One of the most common early mistakes made by artists is blurring the line between friends and fans. Be sure that you are continuously conscious of the difference between the two, or you may end up losing both of them.
The early stage of an artist’s career is the only period of time where the artist will have more friends than fans. Because of this, many artists make the mistake of marketing their music and shows to friends instead of building a fanbase. Friends may not always love your art, and that is perfectly fine.
While they may not know the words to all of your songs, friends are often be more than willing to help you out if you are respectful and know what to ask. Friends offer great channels to discovering fans, so try asking your friends to share your music rather than consume it (if your friends do like your music they are probably already consuming it) and encourage your friends to bring people that may like your music to your shows. Friends are much more inclined to spread the excitement early on in your career than continuously consume your music.
Do not expect all of your friends to come out to your shows or stream your music; you will find yourself extremely disappointed and discouraged for the wrong reasons. Be happy, your friends still love you for who you are and support what you do. They want you to be successful, but they will not be the source of your success. Even if you have 200 friends that you consistently interact with, it will still not be enough to sustain your career as an artist.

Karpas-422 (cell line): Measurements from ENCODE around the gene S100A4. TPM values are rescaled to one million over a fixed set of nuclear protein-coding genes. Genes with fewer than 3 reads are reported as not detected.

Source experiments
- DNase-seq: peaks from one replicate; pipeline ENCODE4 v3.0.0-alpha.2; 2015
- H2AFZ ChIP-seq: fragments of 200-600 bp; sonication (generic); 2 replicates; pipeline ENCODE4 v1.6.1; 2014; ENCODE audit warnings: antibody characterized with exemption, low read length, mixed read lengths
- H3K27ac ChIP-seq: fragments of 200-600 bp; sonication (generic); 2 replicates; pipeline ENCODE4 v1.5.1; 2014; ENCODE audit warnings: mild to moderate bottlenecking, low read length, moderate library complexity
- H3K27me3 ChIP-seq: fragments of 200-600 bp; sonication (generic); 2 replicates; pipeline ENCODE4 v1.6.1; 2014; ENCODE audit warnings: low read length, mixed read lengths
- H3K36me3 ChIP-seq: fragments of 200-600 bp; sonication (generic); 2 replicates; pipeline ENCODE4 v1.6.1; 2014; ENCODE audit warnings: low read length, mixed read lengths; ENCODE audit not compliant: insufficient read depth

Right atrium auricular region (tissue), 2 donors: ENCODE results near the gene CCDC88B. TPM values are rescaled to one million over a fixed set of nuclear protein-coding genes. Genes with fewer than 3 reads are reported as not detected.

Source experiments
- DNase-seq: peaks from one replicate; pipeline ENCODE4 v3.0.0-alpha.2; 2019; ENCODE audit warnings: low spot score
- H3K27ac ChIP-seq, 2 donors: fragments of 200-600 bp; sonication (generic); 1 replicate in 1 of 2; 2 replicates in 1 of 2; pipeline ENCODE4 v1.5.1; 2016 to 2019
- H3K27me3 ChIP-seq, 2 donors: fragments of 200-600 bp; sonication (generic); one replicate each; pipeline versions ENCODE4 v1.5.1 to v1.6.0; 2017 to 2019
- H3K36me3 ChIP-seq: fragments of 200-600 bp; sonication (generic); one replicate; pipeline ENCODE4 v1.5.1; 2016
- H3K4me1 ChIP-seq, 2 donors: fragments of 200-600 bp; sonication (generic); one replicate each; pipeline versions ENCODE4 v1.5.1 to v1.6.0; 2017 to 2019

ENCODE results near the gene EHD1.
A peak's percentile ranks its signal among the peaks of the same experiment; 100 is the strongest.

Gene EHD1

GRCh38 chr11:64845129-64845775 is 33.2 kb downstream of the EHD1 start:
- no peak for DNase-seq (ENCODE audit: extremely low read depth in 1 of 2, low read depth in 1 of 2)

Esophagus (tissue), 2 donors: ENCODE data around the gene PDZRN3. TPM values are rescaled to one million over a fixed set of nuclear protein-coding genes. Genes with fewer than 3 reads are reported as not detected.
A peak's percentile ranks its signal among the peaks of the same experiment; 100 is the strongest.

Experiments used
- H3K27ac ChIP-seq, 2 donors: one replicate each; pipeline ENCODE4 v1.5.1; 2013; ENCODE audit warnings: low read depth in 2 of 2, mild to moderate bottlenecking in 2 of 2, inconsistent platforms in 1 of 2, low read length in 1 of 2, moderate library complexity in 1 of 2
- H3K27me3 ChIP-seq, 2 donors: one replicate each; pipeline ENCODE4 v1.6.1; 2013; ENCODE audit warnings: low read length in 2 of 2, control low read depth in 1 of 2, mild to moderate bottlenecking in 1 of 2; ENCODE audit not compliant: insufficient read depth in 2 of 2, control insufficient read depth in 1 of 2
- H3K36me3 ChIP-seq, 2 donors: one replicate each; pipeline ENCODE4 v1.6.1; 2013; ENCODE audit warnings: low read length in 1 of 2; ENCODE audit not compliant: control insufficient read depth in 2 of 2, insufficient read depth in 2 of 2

However, keep in mind that it is not a terrible idea to occasionally play a show tailored to your friends. You know your friends better than anybody, so dedicate a special hometown performance to them. Private performances make for great, low-pressure opportunities to gather some fantastic content too, which you can use later in your marketing strategy.
Think of yourself as a business for a second. In order to grow, a business needs to gain customers. Your customers are your fans, those people that come out to your shows and consistently listen to your music. The sooner you grow your fanbase, the quicker you can stop relying on your friends to come out to your shows.
We know that our friends are not always our fans, but keep in mind that it works both ways. While you want to maintain a positive relationship with your fans, be sure to have some boundaries in place. Invite your fans to your shows, not your birthday party.
As you grow in size, so will your fanbase. It can be exhausting trying to become friends with everybody, and by doing so you may accidentally forget about who was there for you at the very beginning: your friends. Additionally, you don’t know your fans, but your fans may know a lot about you through your music and your marketing. While it may seem far-fetched, fans do not always try to befriend you for good intentions.
Do not be the person that burns out your friends by asking them to be your fans. Additionally, do not jeopardize your sanity, safety, or current relationships by befriending all of your friends. Both your friends and your fans will support your career, but in different ways and for different reasons.
Balancing Art & Industry Newsletter
Receive weekly updates on the Balancing Art & Industry blog